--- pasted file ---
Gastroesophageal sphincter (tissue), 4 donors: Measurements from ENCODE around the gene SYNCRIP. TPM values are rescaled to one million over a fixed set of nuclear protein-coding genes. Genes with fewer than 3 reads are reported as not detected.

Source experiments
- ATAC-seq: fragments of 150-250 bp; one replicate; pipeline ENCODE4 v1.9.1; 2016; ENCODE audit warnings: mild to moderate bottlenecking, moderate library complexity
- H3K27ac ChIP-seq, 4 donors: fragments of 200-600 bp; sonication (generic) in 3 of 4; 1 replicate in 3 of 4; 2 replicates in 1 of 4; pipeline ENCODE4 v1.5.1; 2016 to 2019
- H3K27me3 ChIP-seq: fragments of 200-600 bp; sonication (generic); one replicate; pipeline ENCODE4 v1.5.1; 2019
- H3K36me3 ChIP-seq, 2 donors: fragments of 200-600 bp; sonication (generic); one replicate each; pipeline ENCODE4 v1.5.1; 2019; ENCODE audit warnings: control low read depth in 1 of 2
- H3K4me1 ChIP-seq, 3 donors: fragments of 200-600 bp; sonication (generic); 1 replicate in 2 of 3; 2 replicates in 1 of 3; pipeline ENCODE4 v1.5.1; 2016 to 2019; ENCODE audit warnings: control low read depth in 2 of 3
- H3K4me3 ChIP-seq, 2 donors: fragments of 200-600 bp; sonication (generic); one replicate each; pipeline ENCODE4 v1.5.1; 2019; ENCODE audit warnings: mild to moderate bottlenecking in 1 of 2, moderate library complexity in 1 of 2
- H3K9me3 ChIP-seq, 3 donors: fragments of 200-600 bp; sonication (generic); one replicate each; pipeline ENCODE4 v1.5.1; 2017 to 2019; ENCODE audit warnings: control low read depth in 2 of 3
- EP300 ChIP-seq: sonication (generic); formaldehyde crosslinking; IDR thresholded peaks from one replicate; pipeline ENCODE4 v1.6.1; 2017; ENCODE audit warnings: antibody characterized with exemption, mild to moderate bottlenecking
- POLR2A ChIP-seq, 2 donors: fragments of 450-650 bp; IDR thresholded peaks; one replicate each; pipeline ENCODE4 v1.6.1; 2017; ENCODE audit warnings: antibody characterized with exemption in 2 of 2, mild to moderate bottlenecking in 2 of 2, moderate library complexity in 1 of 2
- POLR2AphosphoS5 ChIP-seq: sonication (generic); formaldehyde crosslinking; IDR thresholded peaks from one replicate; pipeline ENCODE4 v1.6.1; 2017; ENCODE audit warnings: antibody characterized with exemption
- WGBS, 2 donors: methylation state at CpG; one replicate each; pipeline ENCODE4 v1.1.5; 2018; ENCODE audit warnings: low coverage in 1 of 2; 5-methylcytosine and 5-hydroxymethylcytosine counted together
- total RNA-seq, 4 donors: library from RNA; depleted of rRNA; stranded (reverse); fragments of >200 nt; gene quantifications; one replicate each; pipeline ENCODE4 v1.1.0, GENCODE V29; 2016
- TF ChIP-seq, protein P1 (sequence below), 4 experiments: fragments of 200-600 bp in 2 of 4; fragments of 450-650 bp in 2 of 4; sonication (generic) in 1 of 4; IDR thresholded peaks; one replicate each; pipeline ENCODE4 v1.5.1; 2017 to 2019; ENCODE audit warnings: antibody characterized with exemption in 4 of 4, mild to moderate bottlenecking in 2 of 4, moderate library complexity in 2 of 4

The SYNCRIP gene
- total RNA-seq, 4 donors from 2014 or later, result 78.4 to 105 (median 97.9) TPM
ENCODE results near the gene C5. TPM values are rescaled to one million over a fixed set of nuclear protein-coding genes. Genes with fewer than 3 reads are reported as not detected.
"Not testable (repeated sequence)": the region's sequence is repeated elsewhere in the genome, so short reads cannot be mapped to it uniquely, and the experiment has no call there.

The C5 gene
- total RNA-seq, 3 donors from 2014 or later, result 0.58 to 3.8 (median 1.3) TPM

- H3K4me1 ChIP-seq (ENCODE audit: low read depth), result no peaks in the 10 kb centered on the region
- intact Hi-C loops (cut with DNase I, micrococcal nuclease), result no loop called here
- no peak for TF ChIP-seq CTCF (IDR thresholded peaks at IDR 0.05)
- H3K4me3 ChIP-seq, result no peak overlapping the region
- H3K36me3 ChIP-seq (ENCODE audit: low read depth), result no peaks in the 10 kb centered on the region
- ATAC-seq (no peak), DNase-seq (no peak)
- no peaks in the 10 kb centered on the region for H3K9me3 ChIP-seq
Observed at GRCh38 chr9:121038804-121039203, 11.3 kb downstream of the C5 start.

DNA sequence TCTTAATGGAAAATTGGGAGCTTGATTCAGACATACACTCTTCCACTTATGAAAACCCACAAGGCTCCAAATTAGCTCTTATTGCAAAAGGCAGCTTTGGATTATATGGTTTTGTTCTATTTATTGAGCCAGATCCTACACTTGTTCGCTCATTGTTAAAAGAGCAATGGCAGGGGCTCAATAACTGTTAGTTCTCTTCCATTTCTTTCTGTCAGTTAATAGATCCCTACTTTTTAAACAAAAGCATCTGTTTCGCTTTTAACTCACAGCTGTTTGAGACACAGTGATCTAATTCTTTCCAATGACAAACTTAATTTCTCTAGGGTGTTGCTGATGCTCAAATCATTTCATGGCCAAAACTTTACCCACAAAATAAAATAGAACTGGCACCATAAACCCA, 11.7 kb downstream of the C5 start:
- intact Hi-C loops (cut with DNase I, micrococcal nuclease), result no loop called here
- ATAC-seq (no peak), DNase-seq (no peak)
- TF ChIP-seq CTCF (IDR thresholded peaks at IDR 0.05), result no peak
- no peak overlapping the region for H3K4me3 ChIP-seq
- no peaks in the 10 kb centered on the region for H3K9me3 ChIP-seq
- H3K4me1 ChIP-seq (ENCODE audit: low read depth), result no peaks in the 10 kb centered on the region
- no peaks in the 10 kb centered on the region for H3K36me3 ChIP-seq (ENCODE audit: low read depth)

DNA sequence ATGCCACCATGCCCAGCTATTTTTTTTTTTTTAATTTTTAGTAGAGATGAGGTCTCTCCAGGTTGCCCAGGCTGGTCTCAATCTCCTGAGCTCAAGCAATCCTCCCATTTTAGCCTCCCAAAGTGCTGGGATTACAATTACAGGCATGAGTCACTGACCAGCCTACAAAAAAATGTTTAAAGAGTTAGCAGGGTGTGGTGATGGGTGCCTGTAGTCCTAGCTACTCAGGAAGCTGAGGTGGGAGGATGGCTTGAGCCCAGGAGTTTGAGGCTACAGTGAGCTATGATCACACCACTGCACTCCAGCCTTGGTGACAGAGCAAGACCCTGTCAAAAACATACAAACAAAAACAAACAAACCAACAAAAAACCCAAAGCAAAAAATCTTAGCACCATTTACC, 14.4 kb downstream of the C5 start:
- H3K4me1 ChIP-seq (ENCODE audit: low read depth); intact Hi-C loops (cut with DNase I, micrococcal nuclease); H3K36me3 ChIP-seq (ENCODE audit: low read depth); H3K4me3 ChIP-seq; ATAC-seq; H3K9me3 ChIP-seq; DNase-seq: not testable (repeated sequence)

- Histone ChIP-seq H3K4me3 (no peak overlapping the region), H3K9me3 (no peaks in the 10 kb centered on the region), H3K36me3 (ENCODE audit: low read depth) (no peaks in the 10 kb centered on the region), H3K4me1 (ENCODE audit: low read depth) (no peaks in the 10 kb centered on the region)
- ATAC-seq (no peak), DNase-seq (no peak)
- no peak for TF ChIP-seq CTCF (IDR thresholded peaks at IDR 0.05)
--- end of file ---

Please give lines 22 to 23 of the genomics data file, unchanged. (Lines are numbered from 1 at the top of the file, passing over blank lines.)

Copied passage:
- H3K4me1 ChIP-seq (ENCODE audit: low read depth), result no peaks in the 10 kb centered on the region
- intact Hi-C loops (cut with DNase I, micrococcal nuclease), result no loop called here